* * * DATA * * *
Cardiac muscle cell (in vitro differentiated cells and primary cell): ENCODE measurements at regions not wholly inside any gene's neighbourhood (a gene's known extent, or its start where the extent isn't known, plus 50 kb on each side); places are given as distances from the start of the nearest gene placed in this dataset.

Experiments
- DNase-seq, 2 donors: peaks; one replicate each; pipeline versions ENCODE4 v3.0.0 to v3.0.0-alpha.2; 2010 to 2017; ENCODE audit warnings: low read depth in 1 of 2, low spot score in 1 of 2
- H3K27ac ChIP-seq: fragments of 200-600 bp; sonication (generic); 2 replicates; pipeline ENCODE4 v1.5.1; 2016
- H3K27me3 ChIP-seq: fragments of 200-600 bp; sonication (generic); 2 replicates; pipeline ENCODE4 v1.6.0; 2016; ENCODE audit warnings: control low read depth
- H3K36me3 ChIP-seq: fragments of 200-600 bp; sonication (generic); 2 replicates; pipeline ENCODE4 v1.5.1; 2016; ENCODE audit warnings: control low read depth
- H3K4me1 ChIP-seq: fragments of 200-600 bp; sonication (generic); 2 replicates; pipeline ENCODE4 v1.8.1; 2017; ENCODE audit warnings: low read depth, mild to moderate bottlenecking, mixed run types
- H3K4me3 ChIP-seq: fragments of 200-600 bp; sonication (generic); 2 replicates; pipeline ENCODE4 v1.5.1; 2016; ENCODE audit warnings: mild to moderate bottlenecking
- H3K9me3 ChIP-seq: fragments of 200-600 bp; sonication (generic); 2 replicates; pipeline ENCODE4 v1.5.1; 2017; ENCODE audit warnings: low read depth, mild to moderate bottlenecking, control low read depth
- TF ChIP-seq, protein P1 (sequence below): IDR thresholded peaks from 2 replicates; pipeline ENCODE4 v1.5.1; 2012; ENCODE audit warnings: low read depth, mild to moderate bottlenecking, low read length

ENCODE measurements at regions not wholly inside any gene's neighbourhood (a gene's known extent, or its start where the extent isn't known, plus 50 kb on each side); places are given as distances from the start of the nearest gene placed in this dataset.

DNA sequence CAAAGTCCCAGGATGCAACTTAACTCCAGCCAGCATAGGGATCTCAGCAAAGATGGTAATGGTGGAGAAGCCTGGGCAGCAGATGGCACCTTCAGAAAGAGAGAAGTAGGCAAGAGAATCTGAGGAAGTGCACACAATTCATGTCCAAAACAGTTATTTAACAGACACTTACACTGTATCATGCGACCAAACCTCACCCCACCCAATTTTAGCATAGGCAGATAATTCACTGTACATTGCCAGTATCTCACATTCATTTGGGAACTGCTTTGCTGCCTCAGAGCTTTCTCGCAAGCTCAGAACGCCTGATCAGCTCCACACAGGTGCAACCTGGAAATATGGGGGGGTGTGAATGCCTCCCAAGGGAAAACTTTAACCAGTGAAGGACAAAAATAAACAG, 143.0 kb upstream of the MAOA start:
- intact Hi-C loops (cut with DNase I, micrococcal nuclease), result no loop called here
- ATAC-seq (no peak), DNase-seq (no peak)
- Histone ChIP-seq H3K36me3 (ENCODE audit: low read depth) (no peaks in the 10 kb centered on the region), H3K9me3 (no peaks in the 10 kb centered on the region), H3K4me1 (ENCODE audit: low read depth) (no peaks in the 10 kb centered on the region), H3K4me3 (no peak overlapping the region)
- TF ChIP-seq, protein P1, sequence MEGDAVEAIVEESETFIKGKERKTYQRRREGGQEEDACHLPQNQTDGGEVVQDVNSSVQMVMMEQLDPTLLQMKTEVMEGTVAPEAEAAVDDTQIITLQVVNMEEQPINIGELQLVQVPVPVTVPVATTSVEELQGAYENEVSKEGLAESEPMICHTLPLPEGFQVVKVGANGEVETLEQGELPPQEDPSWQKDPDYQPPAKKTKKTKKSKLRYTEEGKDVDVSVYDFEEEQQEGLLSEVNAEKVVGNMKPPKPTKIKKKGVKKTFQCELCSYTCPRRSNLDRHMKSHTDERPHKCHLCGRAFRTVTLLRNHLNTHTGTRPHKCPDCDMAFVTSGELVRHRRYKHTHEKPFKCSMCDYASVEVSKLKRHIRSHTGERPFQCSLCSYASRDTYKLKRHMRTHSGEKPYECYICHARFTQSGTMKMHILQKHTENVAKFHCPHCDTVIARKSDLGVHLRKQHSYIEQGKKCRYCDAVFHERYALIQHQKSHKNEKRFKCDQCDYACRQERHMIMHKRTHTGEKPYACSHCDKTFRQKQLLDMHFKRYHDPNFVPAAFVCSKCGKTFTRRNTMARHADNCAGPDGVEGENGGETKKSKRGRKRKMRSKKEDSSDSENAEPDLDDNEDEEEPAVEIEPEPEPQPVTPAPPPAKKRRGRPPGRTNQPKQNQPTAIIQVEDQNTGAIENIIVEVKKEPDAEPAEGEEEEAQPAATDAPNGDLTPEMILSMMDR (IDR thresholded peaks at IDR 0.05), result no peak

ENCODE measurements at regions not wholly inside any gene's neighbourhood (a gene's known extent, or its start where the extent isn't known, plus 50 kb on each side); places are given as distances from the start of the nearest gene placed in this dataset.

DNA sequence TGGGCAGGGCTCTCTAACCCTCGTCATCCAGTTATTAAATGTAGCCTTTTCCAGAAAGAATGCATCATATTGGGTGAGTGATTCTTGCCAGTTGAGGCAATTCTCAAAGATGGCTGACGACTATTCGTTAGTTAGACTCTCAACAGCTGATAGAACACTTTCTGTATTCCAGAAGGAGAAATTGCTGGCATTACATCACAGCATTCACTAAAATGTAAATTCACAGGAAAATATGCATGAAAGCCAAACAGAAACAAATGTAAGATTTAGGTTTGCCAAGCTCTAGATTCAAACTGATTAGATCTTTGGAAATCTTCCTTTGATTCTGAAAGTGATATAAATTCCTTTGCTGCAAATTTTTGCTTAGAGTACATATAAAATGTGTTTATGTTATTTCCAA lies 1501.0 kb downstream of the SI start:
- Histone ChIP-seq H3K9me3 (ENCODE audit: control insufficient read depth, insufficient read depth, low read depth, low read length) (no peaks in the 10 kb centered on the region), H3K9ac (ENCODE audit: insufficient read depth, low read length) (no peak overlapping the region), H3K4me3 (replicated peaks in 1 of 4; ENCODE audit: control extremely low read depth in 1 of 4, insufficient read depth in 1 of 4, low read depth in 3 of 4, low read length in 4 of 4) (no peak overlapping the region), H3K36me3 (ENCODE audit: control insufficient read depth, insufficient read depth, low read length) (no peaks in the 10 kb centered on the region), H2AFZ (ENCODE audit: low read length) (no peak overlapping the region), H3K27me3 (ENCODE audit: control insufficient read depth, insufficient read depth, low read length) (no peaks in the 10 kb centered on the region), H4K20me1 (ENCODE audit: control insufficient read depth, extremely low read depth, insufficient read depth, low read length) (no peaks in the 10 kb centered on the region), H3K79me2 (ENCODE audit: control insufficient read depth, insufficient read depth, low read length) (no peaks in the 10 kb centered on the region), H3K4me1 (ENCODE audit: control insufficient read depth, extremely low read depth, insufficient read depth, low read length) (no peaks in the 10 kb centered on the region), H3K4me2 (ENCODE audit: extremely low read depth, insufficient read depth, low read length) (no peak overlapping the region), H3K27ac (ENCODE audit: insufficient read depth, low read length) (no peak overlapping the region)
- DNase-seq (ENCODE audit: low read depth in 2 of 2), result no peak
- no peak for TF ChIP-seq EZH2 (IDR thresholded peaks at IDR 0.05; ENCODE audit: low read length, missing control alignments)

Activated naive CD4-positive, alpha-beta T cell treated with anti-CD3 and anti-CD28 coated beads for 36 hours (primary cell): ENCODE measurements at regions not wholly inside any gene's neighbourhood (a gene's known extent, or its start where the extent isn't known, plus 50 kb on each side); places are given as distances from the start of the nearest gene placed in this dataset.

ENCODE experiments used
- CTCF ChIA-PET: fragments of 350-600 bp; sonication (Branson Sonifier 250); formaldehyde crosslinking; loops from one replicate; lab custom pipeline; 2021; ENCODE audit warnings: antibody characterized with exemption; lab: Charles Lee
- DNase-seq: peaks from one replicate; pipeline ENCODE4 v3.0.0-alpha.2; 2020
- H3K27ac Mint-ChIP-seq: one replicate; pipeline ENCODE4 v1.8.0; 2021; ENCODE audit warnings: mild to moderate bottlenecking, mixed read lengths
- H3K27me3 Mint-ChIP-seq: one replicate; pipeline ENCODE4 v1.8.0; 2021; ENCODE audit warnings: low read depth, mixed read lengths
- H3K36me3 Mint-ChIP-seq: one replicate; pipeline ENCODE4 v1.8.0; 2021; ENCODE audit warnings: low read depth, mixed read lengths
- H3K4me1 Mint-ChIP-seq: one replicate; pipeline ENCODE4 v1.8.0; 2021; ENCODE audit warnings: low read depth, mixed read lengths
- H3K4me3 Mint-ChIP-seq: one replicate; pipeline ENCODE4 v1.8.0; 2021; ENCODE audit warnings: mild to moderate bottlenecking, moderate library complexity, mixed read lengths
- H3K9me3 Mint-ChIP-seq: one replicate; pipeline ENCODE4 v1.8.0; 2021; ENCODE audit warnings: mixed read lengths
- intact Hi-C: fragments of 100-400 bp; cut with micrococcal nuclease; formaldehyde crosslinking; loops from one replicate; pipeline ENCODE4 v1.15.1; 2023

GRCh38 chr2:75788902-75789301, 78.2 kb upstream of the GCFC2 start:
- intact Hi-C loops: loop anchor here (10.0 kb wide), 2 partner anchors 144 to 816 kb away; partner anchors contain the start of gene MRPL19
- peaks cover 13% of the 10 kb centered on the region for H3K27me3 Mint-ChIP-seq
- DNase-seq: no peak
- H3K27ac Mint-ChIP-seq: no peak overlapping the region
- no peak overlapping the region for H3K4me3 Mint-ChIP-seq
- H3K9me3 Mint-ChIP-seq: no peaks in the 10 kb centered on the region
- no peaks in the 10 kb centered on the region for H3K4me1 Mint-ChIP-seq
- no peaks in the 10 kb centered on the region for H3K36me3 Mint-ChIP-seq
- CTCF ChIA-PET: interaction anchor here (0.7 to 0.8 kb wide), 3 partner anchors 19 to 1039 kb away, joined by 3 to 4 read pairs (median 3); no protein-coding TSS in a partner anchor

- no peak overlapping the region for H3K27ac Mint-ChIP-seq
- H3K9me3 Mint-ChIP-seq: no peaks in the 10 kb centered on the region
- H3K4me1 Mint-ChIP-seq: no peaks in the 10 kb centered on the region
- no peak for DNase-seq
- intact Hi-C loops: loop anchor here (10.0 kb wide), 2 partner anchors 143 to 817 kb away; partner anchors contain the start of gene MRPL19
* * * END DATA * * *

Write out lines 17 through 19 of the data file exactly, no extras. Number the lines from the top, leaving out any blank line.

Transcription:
ENCODE measurements at regions not wholly inside any gene's neighbourhood (a gene's known extent, or its start where the extent isn't known, plus 50 kb on each side); places are given as distances from the start of the nearest gene placed in this dataset.

DNA sequence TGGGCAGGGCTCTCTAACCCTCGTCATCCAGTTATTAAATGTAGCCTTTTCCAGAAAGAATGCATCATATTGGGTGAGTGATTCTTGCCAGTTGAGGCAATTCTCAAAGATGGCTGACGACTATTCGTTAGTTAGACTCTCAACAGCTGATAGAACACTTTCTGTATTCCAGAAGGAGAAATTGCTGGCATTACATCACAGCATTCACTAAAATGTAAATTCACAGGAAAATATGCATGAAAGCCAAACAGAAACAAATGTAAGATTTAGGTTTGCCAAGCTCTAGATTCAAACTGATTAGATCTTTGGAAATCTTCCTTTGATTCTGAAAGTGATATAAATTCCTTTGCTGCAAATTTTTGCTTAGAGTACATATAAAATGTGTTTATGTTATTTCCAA lies 1501.0 kb downstream of the SI start:
- Histone ChIP-seq H3K9me3 (ENCODE audit: control insufficient read depth, insufficient read depth, low read depth, low read length) (no peaks in the 10 kb centered on the region), H3K9ac (ENCODE audit: insufficient read depth, low read length) (no peak overlapping the region), H3K4me3 (replicated peaks in 1 of 4; ENCODE audit: control extremely low read depth in 1 of 4, insufficient read depth in 1 of 4, low read depth in 3 of 4, low read length in 4 of 4) (no peak overlapping the region), H3K36me3 (ENCODE audit: control insufficient read depth, insufficient read depth, low read length) (no peaks in the 10 kb centered on the region), H2AFZ (ENCODE audit: low read length) (no peak overlapping the region), H3K27me3 (ENCODE audit: control insufficient read depth, insufficient read depth, low read length) (no peaks in the 10 kb centered on the region), H4K20me1 (ENCODE audit: control insufficient read depth, extremely low read depth, insufficient read depth, low read length) (no peaks in the 10 kb centered on the region), H3K79me2 (ENCODE audit: control insufficient read depth, insufficient read depth, low read length) (no peaks in the 10 kb centered on the region), H3K4me1 (ENCODE audit: control insufficient read depth, extremely low read depth, insufficient read depth, low read length) (no peaks in the 10 kb centered on the region), H3K4me2 (ENCODE audit: extremely low read depth, insufficient read depth, low read length) (no peak overlapping the region), H3K27ac (ENCODE audit: insufficient read depth, low read length) (no peak overlapping the region)